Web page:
The best action movie ever
Steven Hellerstedt | 03/14/2005
(5 out of 5 stars)
"The British Army battles a Thuggee uprising in colonial India.
There are action movies, there are good action movies, and there is George Stevens' 1939 GUNGA DIN, the greatest action movie ever filmed. It has it all, as the director's son George Stevens, Jr. reminds us in the recent `making of' feature bundled with this dvd - humor, action and humanity. Not - alas - romance (poor Joan Fontaine.) A disappointing, albeit beautiful, actress up to that point, Fontaine is nothing much than a plot device used to lure one of the film's soldiers three - Douglas Fairbanks, Jr. - away from the other two, Victor McLaglen and Cary Grant.
In that same feature are some circa 1985 interview clips of Fairbanks, who tells us that while filming some of the actors wondered if GUNGA DIN was dosed a little too liberally with humor. Indeed, few action movies this side of Indiana Jones are quite so persistently jaunty, few lean so close to slapstick. Grant has the lead comic role, but McLaglen and Fairbanks have their share of gags as well. It's not a comedy, but the humor adds essential air to the proceedings.
The bad guys in GUNGA DIN are malevolent, grim, Kali (the Goddess of Destruction) worshiping Thuggees. The Thuggees are a deadly threat who aren't allowed a slapstick moment. If GUNGA DIN'S humor adds a necessary lightness, the Thuggee menace adds essential weight. These guys are creepy, evil incarnate, and it's in the battles with them - especially the breathtaking grand battle at the end - that the movie generates its thrills.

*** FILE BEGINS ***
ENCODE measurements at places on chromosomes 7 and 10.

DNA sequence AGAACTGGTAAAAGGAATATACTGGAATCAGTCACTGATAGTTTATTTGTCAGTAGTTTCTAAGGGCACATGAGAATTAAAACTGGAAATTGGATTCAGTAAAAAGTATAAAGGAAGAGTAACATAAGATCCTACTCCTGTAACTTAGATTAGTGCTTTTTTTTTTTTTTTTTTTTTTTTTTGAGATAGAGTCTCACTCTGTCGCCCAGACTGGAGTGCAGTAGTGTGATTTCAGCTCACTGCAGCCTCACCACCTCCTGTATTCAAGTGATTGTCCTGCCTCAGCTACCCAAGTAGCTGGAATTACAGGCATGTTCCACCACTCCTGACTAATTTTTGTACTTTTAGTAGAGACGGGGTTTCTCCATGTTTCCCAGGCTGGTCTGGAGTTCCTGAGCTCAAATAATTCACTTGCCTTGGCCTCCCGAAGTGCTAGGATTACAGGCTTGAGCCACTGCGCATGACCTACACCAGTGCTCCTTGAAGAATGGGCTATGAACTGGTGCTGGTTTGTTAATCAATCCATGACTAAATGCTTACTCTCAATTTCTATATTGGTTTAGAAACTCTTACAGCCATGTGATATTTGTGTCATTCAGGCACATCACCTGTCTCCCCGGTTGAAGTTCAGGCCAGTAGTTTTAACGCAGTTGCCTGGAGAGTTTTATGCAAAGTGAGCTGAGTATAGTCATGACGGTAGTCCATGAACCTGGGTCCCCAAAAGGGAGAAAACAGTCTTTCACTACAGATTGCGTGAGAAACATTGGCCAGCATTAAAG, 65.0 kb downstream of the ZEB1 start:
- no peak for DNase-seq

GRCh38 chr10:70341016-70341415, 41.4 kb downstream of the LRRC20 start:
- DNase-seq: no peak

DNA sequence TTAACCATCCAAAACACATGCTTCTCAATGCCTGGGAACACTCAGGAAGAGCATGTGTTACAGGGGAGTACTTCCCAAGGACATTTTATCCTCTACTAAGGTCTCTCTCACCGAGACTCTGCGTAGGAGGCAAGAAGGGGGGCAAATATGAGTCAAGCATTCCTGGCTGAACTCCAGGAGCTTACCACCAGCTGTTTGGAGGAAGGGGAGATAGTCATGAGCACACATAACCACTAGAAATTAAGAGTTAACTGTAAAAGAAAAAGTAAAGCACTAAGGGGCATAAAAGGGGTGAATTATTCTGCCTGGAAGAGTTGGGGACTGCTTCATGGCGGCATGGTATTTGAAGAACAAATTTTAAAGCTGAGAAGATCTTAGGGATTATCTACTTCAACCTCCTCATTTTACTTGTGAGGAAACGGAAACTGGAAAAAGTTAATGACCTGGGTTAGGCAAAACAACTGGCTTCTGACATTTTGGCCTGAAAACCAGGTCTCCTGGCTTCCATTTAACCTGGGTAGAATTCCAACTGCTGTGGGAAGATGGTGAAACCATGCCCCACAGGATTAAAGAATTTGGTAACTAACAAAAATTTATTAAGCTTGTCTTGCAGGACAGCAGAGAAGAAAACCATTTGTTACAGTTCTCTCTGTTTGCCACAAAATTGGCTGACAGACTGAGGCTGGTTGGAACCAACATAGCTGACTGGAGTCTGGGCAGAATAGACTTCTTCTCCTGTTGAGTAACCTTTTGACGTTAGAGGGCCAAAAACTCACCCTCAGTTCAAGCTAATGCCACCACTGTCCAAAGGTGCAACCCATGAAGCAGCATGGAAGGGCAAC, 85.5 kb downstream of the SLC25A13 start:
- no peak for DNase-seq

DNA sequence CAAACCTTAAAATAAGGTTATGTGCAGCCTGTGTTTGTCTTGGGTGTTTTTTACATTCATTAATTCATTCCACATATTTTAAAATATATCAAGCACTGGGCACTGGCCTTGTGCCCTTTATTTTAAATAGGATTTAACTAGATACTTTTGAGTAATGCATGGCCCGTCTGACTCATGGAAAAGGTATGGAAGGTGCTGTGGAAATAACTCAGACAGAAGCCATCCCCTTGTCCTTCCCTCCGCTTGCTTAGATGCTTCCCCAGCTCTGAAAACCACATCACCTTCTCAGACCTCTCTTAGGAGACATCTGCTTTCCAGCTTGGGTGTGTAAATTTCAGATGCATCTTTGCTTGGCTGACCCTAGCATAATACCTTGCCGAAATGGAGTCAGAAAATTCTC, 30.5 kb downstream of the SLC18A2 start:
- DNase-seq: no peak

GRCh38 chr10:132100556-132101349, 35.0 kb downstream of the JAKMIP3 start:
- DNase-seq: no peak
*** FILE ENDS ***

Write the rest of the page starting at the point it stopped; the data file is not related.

We have only to account for that rarest of action movie qualities George Jr. mentioned - humanity. Of course, it's embodied in the title character Gunga Din, played by the then relatively unknown Sam Jaffe. Jaffe is pitch-perfect in the role of the beastie, or water-carrier, who dreams of becoming a soldier. Film historian Rudy Behlmer tells us on the commentary track that Jaffe modeled his performance on Sabu, the Indian actor who was the first choice but unavailable for the role. Jaffe, we're told, approached the role as if he were Sabu - a derivative approach who's only virtue is that it works. Jaffe's Din IS humanity - childlike, questing, capable of deeds that make hardened soldiers (and most of the audience, I wager), weep. Din's simple wish is to be accepted, and it is Din who is the soul of this movie.
GUNGA DIN is the best action movie ever, bar none. Strongest recommendation for this essential movie.
An unbeatable adventure...and a killer comedy
Alan Dean Foster | 04/12/2002
(5 out of 5 stars)